... 1 Key academic works in this period include, but not limited to , Amsden 1989;Woo 1991;Kim 1997;Hong et. al. 2002;Yi 2003;Jager 2003;Kim 2004;Cheong 2005;Moon 2005;Nam 2009;Kim and Vogel 2011;Kim and Sorensen 2011) 2 Two sets of comprehensive academic compilations, Kim andVogel 2011 andKim andSorensen 2011, can be regarded as the conclusive remarks on the vibrant academic activities on the Park Chung Hee era. Nevertheless, considering the heavy influence of the Korean government in disseminating research funds domestically through Korea Research Foundation (Hanguk Yeongu Jaedan) and internationally through the Korea Foundation (Hanguk Gukche Gyoryu Jaedan), the political delicacy of performing research on the Park Chung Hee era might be an important contributing factor to the sharp decrease of academic works on this field. ...
... 1 Key academic works in this period include, but not limited to , Amsden 1989;Woo 1991;Kim 1997;Hong et. al. 2002;Yi 2003;Jager 2003;Kim 2004;Cheong 2005;Moon 2005;Nam 2009;Kim and Vogel 2011;Kim and Sorensen 2011) 2 Two sets of comprehensive academic compilations, Kim andVogel 2011 andKim andSorensen 2011, can be regarded as the conclusive remarks on the vibrant academic activities on the Park Chung Hee era. Nevertheless, considering the heavy influence of the Korean government in disseminating research funds domestically through Korea Research Foundation (Hanguk Yeongu Jaedan) and internationally through the Korea Foundation (Hanguk Gukche Gyoryu Jaedan), the political delicacy of performing research on the Park Chung Hee era might be an important contributing factor to the sharp decrease of academic works on this field. ...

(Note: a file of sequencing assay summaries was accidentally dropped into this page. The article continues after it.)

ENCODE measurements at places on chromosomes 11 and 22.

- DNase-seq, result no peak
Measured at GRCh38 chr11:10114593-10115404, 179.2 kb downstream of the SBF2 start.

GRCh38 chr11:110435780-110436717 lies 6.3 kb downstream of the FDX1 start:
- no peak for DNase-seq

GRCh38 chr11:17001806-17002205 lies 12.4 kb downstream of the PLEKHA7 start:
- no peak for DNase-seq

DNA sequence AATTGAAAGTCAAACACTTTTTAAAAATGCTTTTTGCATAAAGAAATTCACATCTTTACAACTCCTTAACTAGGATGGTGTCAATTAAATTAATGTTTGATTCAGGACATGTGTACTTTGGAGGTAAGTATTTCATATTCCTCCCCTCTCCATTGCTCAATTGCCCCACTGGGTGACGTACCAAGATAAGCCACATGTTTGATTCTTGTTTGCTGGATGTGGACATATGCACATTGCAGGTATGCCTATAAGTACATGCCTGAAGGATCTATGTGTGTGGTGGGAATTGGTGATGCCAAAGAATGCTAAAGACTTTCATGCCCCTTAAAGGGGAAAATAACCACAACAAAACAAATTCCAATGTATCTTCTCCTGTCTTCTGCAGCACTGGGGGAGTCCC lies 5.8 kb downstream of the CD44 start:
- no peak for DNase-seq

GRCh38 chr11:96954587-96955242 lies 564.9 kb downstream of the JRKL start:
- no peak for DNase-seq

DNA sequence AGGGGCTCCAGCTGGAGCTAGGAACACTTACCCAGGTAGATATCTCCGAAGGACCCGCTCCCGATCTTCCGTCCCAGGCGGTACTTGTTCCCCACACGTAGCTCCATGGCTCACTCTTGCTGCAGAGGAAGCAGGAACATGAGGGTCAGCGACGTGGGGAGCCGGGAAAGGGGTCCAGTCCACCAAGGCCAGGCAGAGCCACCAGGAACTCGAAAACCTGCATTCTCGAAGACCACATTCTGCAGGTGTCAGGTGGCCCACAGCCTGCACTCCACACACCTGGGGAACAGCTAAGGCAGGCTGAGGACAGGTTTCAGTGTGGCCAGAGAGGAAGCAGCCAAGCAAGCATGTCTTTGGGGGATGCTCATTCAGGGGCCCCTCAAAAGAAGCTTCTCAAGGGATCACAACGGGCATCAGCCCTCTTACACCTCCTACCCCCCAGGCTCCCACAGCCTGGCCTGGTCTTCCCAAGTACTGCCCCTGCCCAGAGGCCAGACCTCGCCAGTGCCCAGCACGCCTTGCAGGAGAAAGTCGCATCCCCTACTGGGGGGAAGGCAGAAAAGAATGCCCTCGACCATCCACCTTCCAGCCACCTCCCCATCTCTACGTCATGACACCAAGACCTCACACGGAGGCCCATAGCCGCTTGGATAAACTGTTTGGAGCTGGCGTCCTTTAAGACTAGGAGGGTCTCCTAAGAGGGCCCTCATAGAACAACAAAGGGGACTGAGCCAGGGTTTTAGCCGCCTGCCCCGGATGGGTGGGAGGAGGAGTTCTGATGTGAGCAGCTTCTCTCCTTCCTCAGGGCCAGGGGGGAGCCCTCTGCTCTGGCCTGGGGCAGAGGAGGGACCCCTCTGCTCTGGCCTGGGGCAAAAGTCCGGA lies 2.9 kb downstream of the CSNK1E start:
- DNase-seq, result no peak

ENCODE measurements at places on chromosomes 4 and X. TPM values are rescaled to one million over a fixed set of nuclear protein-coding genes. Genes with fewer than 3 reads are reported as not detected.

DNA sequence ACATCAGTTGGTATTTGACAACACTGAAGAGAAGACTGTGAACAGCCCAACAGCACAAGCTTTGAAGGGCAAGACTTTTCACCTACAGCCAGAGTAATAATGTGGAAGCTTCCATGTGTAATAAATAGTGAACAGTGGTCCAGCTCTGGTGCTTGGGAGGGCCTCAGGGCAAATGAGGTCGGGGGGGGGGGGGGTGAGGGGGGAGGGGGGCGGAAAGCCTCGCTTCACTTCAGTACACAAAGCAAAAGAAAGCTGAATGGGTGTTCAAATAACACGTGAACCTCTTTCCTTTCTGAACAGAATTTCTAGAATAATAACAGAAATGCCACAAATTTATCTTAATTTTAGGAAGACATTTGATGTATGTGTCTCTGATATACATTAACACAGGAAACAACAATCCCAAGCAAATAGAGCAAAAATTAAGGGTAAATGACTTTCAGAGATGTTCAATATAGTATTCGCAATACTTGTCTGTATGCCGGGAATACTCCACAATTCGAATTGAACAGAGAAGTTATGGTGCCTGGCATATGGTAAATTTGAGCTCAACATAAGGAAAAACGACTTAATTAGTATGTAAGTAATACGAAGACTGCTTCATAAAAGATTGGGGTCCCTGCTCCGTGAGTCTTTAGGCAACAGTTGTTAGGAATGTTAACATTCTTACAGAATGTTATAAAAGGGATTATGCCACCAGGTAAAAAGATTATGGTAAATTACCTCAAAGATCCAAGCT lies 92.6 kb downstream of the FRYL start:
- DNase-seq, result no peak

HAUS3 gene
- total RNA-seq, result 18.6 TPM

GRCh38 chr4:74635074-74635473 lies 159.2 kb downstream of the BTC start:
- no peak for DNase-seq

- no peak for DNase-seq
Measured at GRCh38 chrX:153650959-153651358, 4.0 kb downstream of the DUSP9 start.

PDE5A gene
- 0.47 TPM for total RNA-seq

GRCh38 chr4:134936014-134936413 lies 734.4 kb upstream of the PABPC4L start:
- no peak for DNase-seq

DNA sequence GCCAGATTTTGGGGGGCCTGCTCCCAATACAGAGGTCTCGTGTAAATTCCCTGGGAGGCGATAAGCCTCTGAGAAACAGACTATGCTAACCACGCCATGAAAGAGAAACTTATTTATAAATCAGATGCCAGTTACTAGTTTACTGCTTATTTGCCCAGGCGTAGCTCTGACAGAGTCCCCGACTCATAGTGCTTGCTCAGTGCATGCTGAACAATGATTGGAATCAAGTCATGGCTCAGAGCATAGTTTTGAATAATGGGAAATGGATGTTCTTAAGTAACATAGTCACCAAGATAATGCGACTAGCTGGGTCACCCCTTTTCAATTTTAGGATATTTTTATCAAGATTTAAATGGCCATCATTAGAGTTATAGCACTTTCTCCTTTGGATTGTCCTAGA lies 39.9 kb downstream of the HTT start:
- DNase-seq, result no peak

Article
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The purpose of this critical review is to seek the possibility of theorizing the Park Chung Hee’s era by responding to two recent publications, Park Chung Hee and Modern Korea by Carter J. Eckert and The Rise and Fall of Korea’s Economic Development by Sung Hee Jwa. Eckert puts Park Chung Hee’s ideology and policies in the broad contexts of East Asian modernity and Jwa tries to extract a coherent principle that can explain not only the economic performance under the Park Chung Hee’s leadership but also the logic of economic development in general. This critical review paper engages with two authors by emphasizing the role of modern nation-state that have been relatively neglected in their works and conjectures the possibility of interdisciplinary studies on the Park Chung Hee era.
... I further deepen the understanding of Korean climate politics by placing these politics in the context of the 'developmental state' (i.e. state-led capitalism through macroeconomic planning) inherited from President Park Chung-hee in the 1960-1970s (Chung and Kirkby 2002, Kim 2005, Park 2011). I am not the first to probe into the legacy of the developmental state in the Lee administration's climate change policy. ...
... Nee (2005, p. 66) defines it as 'the locking in effects stemming from initial conditions on subsequent development and change in the institutional environment'. I address the path dependence of the developmental state that has persisted since Park Chung-hee's military regime in the 1960s (Johnson 1987, Amsden 1989, Woo-Cumings 1999, Chung and Kirkby 2002, Kim 2005, Park 2011). To promote the national economy, Korea's developmental state manipulated the market by enforcing strong regulation, furthering close ties between bureaucrats and the private sector chaebol conglomerates, while curbing the labour movement and excluding NGOs from governmental policymaking (Chung andKirkby 2002, Kim 2005). ...